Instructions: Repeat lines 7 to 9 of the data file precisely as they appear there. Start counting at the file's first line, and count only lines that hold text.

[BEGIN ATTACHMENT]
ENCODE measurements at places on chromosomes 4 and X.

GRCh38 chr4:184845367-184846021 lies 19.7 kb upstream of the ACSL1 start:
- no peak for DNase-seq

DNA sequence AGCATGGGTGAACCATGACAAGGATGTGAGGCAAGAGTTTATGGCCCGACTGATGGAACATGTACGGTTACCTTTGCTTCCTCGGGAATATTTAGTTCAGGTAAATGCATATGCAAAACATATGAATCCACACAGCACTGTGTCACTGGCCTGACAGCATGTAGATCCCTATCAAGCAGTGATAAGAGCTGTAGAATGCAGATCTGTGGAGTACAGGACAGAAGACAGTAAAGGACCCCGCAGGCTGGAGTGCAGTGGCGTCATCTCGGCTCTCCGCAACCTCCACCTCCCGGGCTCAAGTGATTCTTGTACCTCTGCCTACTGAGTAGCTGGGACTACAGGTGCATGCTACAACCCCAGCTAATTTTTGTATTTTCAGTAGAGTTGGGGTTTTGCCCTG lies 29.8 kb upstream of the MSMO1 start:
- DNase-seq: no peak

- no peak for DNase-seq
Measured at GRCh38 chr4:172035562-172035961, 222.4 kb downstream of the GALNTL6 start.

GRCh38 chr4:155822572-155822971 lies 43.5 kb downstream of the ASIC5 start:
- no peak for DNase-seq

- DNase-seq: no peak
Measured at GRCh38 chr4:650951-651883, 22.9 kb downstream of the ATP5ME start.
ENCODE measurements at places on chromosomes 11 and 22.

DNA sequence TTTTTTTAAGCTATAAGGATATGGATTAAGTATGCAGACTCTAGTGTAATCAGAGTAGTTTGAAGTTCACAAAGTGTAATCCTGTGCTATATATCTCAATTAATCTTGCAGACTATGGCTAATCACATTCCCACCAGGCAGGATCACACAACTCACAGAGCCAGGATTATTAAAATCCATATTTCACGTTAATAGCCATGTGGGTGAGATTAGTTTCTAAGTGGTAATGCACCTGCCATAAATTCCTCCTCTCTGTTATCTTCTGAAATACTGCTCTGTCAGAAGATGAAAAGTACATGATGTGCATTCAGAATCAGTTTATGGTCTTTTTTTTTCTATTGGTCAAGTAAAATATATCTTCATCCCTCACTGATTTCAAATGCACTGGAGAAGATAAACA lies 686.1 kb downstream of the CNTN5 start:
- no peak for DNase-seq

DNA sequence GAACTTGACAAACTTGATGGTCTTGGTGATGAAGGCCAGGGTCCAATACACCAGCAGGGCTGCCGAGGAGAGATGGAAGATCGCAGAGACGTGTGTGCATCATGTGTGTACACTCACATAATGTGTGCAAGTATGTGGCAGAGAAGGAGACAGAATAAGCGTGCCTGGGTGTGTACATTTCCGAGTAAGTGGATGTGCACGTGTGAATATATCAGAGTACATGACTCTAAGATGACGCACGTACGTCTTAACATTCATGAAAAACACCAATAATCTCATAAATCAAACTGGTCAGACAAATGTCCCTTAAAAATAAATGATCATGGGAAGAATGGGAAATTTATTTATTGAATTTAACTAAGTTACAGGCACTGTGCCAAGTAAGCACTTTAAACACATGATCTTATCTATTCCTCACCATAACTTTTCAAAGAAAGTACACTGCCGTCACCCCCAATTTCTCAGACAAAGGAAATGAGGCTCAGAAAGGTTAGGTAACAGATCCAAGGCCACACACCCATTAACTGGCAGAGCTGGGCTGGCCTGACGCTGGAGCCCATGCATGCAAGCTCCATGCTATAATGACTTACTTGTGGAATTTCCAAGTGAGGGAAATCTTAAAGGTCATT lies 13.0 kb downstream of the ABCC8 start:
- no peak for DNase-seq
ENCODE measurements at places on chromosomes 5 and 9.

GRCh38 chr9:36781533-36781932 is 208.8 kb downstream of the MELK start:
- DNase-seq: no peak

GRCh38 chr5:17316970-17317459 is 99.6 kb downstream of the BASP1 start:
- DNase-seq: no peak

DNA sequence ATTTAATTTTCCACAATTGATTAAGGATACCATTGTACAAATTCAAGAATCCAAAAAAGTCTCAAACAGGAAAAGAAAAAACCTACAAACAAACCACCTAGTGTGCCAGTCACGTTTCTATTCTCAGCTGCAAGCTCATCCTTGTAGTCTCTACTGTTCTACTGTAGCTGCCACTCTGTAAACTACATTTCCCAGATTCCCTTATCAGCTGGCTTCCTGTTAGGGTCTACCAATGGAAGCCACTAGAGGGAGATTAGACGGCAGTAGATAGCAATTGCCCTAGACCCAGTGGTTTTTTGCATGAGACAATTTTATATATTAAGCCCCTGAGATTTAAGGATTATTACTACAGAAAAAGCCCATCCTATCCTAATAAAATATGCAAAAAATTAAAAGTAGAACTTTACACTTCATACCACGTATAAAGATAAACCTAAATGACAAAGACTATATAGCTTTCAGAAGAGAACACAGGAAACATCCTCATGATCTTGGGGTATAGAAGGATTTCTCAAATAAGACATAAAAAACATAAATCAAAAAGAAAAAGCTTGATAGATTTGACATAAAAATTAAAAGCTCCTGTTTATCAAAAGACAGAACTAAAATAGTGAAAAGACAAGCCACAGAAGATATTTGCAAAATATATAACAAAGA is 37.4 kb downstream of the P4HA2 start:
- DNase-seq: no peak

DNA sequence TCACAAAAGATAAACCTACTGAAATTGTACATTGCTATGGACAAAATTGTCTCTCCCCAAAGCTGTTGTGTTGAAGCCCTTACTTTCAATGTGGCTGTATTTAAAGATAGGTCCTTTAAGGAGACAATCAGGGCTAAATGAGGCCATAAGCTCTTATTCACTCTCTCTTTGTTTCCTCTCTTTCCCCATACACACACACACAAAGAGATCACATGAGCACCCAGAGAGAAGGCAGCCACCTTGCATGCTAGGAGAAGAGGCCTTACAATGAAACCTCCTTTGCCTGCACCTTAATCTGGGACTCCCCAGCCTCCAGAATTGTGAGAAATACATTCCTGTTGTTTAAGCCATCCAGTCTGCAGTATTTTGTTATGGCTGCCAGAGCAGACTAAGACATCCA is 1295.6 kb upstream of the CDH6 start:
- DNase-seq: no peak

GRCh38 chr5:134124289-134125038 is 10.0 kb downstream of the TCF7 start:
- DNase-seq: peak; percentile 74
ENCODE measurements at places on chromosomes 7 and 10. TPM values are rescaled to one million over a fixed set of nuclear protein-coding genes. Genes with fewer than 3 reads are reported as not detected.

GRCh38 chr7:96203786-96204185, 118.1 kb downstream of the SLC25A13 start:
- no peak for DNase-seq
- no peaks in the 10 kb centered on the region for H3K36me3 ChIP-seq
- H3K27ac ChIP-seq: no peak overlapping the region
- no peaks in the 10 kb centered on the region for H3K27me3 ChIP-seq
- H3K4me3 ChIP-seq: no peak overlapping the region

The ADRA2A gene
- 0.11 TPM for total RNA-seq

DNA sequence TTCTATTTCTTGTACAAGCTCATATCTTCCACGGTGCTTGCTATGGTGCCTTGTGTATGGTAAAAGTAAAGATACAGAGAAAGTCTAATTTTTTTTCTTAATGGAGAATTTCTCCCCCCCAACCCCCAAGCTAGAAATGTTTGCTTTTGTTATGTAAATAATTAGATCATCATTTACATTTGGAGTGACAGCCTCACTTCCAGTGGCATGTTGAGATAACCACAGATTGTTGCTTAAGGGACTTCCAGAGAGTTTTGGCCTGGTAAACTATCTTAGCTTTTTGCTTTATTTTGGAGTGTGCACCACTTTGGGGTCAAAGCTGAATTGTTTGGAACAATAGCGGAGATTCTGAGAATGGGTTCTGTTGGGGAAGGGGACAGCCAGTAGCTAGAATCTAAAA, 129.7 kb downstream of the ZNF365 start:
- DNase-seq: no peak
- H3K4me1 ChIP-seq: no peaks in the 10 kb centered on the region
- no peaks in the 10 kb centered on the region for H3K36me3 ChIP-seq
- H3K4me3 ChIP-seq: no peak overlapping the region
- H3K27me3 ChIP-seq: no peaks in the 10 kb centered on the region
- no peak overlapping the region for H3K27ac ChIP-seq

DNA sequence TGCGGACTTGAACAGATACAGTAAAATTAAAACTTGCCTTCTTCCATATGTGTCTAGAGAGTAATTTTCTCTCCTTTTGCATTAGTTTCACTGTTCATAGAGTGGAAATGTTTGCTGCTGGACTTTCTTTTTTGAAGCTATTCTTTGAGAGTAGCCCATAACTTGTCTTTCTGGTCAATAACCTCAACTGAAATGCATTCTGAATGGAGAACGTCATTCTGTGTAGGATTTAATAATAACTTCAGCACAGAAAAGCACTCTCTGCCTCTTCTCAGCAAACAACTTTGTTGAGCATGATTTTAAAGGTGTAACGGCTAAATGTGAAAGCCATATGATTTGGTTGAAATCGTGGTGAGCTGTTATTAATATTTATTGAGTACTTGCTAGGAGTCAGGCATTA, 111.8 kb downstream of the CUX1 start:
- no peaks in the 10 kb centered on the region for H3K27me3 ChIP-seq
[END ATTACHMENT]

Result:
Measured at GRCh38 chr4:172035562-172035961, 222.4 kb downstream of the GALNTL6 start.

GRCh38 chr4:155822572-155822971 lies 43.5 kb downstream of the ASIC5 start:
- no peak for DNase-seq